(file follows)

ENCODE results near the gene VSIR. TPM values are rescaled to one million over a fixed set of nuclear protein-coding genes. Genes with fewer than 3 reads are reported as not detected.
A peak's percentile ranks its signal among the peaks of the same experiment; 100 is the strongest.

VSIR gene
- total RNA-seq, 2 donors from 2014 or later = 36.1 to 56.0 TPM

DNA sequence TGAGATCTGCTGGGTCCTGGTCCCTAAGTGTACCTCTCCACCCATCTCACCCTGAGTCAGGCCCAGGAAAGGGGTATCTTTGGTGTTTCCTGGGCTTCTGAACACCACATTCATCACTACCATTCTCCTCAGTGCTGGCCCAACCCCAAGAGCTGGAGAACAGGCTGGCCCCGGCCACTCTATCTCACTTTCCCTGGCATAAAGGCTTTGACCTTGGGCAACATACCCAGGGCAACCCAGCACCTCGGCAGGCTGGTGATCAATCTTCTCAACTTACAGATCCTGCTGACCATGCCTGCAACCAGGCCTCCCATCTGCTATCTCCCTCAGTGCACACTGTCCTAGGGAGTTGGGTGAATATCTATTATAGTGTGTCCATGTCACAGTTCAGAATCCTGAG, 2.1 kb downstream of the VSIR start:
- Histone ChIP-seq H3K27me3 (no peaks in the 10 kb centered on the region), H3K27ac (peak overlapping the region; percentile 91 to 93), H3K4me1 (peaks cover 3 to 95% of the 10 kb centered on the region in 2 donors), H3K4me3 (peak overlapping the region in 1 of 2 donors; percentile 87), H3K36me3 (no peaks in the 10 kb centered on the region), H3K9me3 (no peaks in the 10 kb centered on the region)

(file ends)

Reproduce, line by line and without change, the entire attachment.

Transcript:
ENCODE results near the gene VSIR. TPM values are rescaled to one million over a fixed set of nuclear protein-coding genes. Genes with fewer than 3 reads are reported as not detected.
A peak's percentile ranks its signal among the peaks of the same experiment; 100 is the strongest.

VSIR gene
- total RNA-seq, 2 donors from 2014 or later = 36.1 to 56.0 TPM

DNA sequence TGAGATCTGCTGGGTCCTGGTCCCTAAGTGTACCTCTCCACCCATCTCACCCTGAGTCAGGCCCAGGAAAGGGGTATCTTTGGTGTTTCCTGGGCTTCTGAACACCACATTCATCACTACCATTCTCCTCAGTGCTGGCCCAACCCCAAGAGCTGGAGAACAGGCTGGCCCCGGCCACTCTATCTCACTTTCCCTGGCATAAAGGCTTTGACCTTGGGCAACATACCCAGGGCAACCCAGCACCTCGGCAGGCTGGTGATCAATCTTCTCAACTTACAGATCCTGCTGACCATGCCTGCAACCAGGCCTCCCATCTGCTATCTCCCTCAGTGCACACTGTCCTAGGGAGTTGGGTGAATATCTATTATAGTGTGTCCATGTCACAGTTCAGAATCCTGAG, 2.1 kb downstream of the VSIR start:
- Histone ChIP-seq H3K27me3 (no peaks in the 10 kb centered on the region), H3K27ac (peak overlapping the region; percentile 91 to 93), H3K4me1 (peaks cover 3 to 95% of the 10 kb centered on the region in 2 donors), H3K4me3 (peak overlapping the region in 1 of 2 donors; percentile 87), H3K36me3 (no peaks in the 10 kb centered on the region), H3K9me3 (no peaks in the 10 kb centered on the region)